Today’s been spent catching up on podcasts while getting a code editor sorted out and doing some prep work on DataTech.

Podcasts

Several podcasts have been building up in my iTunes playlist, so it’s been a good opportunity to work through them today.

  • This Week in Tech (TWIT) is about all things tech, with a roundtable discussion going on about the latest news and events occurring in the tech space.
  • Security Now is exclusively about computer security, and features Steve Gibson who wrote SpinRite which an excellent mass-storage maintenance and recovery utility.
  • No Agenda is an anarchist right-wing liberal show that covers all sorts of strange things from the realm of US political news. While I don’t agree with much of their content, I still feel that it’s important for the purpose of contrast.
  • Scriptnotes is a very good show by two script writers, John August and Craig Mazin that delves deeply into the techniques of writing and making good movies.

I’ve managed to catch up with all the above except for Scriptnotes of which I have half a year to still catch up with, and given that I’ll be spending more time at the keyboard with DataTech I suspect that I’ll be able to power through the remaining podcasts in just a few weeks.

Sublime Text 3

Sublime Text has become my favourite code editor, replacing Notepad++ from my toolkit. Sublime is not a free product, so given the free competition that’s out there it had to be much better than the free competitors to be worth paying for.

Today I’ve been setting up Sublime to work well with the Clipper/Harbour code of DataTech. Adding a definition language for Clipper was a good start, and setting up custom indent preferences for the code was as simple as editing a syntax-specific setting file:

Harbour.sublime-settings

// Settings in here are specific to Harbour files
{
    // The number of spaces a tab is considered equal to
    "tab_size": 3,

    // Set to true to insert spaces when tab is pressed
    "translate_tabs_to_spaces": true,

    // Set to false to disable detection of tabs vs. spaces on load
    "detect_indentation": false
}

The tab size is 3 spaces throughout most of the code which differs from my normal 4 spaces, and because it’s more important to code where practical to the existing style,  having custom settings so I don’t have to manually switch back and forth is vital. Sublime also auto-detects the tab size when it loads a file, and due to the inconsistent indentation of the existing code, kept on thinking that a tab size of 2 should be used instead. So turning off the detection just for these Harbour files is important until issues with the code can be fixed so that auto detection doesn’t get as confused.

My cleaning up of the code today consists of working through all of the code and figuring out which functions are called from elsewhere, which ones are called just from within the same file (and can thus be made static) and which functions are not called at all. I’ve been realising that information at the top of each file is out of date, so I’m adding info about static and non-used functions, which is a good way to work through all of it and gain a better idea about it. The idea is to end up with the following sort of info about each file.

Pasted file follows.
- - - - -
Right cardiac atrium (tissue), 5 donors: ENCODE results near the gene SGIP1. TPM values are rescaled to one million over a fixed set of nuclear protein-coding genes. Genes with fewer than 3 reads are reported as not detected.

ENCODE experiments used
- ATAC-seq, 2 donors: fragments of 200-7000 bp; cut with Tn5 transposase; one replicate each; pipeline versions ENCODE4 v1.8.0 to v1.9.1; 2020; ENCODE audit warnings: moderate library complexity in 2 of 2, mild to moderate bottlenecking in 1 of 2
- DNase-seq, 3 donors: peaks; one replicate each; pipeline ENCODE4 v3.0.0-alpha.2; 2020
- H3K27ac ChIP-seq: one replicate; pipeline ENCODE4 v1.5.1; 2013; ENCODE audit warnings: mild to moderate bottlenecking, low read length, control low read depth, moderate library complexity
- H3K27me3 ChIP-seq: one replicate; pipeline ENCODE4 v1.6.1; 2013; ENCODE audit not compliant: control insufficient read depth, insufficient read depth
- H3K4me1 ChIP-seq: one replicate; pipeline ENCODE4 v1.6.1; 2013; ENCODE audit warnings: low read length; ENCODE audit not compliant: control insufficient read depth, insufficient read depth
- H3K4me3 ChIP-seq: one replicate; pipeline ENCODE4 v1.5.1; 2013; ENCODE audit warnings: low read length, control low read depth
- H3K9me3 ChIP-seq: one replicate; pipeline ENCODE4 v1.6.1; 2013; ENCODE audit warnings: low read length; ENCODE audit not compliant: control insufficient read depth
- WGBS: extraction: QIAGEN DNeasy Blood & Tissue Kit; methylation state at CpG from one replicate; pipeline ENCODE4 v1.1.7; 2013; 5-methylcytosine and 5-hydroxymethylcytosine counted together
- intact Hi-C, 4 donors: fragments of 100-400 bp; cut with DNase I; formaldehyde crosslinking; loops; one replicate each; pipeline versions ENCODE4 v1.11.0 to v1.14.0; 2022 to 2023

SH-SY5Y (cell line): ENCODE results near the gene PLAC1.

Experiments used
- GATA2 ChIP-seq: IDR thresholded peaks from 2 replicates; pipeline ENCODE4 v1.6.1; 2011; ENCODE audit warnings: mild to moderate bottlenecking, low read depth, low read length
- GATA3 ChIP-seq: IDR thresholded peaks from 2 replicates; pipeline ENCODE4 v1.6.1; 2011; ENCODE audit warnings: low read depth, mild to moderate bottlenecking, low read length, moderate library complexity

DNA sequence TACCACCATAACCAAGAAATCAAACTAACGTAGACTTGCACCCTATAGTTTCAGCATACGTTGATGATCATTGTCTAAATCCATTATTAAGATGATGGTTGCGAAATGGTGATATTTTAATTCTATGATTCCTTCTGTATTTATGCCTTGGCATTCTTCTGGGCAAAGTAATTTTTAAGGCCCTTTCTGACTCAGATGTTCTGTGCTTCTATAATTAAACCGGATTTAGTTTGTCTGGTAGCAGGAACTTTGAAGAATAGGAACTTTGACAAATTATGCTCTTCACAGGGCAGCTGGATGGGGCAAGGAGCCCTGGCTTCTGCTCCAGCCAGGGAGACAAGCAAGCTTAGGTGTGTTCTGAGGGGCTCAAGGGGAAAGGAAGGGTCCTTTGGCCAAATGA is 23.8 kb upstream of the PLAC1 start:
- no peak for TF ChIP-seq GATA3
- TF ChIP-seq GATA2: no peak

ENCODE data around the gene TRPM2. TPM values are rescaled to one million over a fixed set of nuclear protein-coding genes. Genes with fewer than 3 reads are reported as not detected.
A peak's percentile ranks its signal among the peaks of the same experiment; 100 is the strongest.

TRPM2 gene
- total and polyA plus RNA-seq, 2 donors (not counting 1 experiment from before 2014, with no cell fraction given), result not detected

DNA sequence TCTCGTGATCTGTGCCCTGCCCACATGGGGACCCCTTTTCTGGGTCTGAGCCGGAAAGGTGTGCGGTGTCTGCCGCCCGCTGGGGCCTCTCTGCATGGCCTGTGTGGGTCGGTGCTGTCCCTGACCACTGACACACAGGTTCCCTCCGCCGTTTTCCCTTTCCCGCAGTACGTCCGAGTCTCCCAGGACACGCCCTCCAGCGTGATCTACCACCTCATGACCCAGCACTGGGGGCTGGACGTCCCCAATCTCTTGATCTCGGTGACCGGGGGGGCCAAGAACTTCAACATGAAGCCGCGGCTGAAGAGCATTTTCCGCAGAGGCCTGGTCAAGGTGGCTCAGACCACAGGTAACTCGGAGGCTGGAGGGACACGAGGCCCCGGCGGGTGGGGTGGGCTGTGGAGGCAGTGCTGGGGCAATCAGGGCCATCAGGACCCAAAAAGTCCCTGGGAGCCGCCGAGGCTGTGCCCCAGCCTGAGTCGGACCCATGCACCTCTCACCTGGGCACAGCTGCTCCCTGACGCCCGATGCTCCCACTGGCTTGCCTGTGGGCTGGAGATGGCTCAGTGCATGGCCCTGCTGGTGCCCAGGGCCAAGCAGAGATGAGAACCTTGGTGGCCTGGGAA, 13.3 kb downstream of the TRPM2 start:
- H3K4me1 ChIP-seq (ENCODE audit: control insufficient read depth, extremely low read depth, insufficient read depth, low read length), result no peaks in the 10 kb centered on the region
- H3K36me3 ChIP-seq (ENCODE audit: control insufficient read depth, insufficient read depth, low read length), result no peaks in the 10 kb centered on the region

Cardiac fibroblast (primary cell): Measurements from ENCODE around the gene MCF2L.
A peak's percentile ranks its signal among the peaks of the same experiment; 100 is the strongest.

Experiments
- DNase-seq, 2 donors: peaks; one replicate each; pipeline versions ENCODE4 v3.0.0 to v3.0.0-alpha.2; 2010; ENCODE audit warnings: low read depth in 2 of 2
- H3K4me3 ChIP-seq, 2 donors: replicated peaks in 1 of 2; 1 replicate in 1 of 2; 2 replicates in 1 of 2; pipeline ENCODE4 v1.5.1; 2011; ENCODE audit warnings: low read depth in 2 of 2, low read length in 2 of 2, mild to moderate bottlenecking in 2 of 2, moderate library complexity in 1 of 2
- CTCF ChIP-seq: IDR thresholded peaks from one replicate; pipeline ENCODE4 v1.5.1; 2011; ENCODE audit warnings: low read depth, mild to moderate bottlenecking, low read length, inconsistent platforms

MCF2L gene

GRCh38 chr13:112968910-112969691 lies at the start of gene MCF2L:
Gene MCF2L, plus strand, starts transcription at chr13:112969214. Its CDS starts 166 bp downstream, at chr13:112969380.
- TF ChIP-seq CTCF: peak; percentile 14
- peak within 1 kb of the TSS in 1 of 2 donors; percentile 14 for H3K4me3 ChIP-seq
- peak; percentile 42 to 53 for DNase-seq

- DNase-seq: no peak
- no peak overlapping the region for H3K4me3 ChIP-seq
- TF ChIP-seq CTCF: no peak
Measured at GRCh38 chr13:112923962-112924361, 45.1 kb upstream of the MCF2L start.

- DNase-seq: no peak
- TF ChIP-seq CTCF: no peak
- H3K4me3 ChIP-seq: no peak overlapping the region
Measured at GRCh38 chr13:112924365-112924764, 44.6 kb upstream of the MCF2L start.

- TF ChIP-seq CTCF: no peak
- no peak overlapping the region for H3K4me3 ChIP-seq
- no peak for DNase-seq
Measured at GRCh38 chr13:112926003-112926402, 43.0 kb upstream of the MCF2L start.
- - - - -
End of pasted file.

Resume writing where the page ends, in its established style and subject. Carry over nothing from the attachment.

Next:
/* Program.....: XF_HIST.PRG
   Authors.....: J.Kirby, P.Wilkins
   Date........: 6/10/1998
   Functions...: HistName, Mu_Hist, SuplHist, NameSale
                 HistPart
   Static funcs: QOName, QOrdName, PartSale, NameSaleHd
   Not used....: HistList, HistLsthd, HistSerno, SernoEdit
*/

It’s fairly easy to update the above information, because Sublime makes it easy to search all of the files to show you where things are used. There was an initial teething problem though where no text was shown for each file in the search results, because Sublime thought they were binary files. Removing an annoying Ctrl-Z code from the end of each file results in excellent search results now being available.

Also while doing that, it’s also good opportunity to ensure that I can use code folding so that the functions can be folded away, which helps to ensure that at least a minimum amount of good code indentation is there. My process then ends up being, to indent each function so that it can be folded up, and when all functions are folded to then remove the function info from the header block, and search for each function name throughout all of the files. This lets me figure out whether it’s static, not used, or used across multiple places, so that I can update the header with correct information about that.

With 99 files containing 619 functions, and consisting of 104,977 lines of code, all weighing in at 3.7 megabytes of code – this is equivalent to around 10 books of text and is a vast amount of code to work through, but thanks to using plenty of shortcuts every last piece of it has been successfully worked through today and been updated, with neatly folding functions now. There are a huge number of functions that contain vast amounts of duplication, but that’s something to work on later on.

Obsessive compulsive

Lastly, I came across a funny aspect about Yahoo Groups today. They only allow 40 characters for their group name, which causes certain problems when a group name needs to be slightly longer.

Obsessive Compulsive Personality Disorde

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